Now that cars are banned from Central Park, it’s time to take the stoplights out as well.
The Central Park drives weren’t designed for car traffic. They were designed for horses as well as horse-drawn carriages and chariots; the park is pre-bicycle, pre-running. Frederick Law Olmsted and Calvert Vaux, the park designers, created ways to the interior of Central Park that didn’t involve crossing the road. Just as they did with the transverses, which allow car traffic to cross under Central Park at 65th, 79th, 86th, and 96th streets, but remain out of view of park users, they created means for horse-drawn vehicles to use the drives and pedestrians to cross underneath without running into one another. These are effectively bridges. But to the person on foot, they’re archways, the underside of an arched bridge. They were designed to be visually striking, both to draw people to see the archways on their design merit, and to beautifully frame what is beyond the arch. The Central Park Conservancy lists 25 bridges and arches on their website. Of those, at least 15 appear to go under park roads. There were actually more, including a few bridges over roadways, but they were removed by Robert Moses. In some cases, it was to make it easier for cars to drive through the park.
Cars didn’t enter the park until 1901, after a court case opened the park to cars. Lights came in by the 1930s.
The lights probably drew some pedestrians looking to cross the road. But it might not always have been thus. It’s entirely plausible that the popularity of street crossings increased in the 1970s. As has been documented elsewhere, the city was in the midst of a financial crisis and it’s possible that maintenance was curtailed, that the archways became dark, dank, and decrepit, possibly looking dangerous or used for nefarious purposes, possibly smelling of urine, and people created, “desire lines” to cross the road without using an archway.
A desire line is people walking where they desire, and matting down and possibly killing grass and other vegetation to take their preferred route to a destination. The Parks department often responded by paving those desire lines. It’s an interesting and democratic concept. Unfortunately, once created, hard to undo.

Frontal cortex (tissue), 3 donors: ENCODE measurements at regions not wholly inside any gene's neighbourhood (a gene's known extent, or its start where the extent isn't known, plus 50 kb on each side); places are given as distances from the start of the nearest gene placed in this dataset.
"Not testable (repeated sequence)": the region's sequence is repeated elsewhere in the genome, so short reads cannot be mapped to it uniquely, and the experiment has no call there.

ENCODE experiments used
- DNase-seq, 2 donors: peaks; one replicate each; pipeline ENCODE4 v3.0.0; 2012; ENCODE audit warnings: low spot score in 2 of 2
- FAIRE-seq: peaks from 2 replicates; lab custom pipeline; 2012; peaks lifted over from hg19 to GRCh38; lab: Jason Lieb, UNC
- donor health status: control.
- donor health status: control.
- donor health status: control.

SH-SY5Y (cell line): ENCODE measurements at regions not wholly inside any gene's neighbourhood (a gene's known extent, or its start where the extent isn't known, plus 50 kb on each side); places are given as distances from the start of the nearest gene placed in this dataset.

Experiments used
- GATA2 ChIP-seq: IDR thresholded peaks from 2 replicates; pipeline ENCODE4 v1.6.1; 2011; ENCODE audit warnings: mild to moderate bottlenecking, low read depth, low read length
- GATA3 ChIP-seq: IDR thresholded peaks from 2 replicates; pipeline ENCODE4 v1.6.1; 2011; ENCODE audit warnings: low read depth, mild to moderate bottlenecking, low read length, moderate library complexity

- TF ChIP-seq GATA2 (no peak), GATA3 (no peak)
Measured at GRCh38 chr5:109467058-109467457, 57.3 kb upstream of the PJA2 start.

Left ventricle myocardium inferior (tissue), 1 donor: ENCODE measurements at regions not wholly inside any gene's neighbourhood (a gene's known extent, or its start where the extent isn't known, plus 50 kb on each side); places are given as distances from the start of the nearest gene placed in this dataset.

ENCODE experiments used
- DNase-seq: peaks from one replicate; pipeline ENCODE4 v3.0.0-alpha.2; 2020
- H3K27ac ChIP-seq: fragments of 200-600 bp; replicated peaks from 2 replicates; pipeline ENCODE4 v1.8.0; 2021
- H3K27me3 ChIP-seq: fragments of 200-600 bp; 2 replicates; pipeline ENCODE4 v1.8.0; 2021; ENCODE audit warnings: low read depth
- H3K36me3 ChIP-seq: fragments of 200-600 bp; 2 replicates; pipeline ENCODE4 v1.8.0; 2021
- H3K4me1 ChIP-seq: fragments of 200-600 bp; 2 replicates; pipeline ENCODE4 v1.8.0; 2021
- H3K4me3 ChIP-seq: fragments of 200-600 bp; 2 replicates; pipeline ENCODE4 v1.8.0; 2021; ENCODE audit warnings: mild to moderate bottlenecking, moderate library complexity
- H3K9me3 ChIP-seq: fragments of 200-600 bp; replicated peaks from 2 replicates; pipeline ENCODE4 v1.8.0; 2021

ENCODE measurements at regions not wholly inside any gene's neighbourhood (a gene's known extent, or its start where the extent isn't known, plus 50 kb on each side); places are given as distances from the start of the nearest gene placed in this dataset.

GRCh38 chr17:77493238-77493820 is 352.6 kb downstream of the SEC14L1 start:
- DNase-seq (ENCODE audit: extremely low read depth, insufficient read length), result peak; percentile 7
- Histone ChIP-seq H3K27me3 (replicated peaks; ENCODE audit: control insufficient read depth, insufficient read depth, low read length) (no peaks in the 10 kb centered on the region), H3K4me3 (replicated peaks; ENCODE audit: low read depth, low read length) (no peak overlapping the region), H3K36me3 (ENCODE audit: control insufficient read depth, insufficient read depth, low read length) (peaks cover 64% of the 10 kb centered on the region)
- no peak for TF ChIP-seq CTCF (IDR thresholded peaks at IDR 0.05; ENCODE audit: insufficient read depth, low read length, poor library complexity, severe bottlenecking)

Archways are all over Central Park, from the northern end to the southern, and near most of the major road crossings. There’s a road crossing at west 80th street and the West Drive by the Delacorte Theatre and a southern access point to The Great Lawn, a tricky spot as cyclists are often moving fairly fast. But it would be just as easy for people to cross under the road at the Winterdale Arch, which is by west 82nd.
The pedestrian avenue coming from Columbus Circle to the Drive is another spot with a traffic light and high foot traffic. But it’s also just south of the Greyshot Arch, which was intended to be a major thoroughfare under the road. Many pedestrians walk in from Seventh Avenue and West 59th street and cross the park road, but they could just as easily go under the Dipway Arch, just to the east. Instead of crossing on the road at East 72nd street, there’s another archway just to the north.
All these arches could see greater use, which would probably make everyone safer and happier, and make it faster for people to enter and exit the park interior. With 42 million visitors a year, reducing potential conflicts makes sense. Arguably, having pedestrians cross the road rather than going under it increases safety for all users when the park is near empty. But those times are increasingly rare.
Interestingly, many of the archways in Central Park have been cleaned up, re-lit, and had drainage improved in the recent past. Amanda Schachter of SLO Architecture, sees huge improvements in the archways as of late. “The arches are well-lit now. They’re crazy well-lit. They have super strong lights. The park is making an effort to notice these arches. People have lost track of them.” After her father, a cyclist, died after a ped-bike crash in Central Park, she got involved in looking at pedestrian and bike safety in the park.
She thinks the park should make more of an effort to draw people to use the arches. “It would be great if they got artists projects in each arch.” And, of course publicize it in an itinerary, like an archway tour of Central Park. To her the key is to make finding the arches easier and more attractive.
Much of her thinking stemmed from speaking with Matt Falber, a tireless one-man advocate for the archways. For years, he’s been the executive director of the Central Park Arch Project, which aims to save lives, restore arches, and revise pathways. Much of the second mission is done. Getting stakeholders for the rest is ongoing.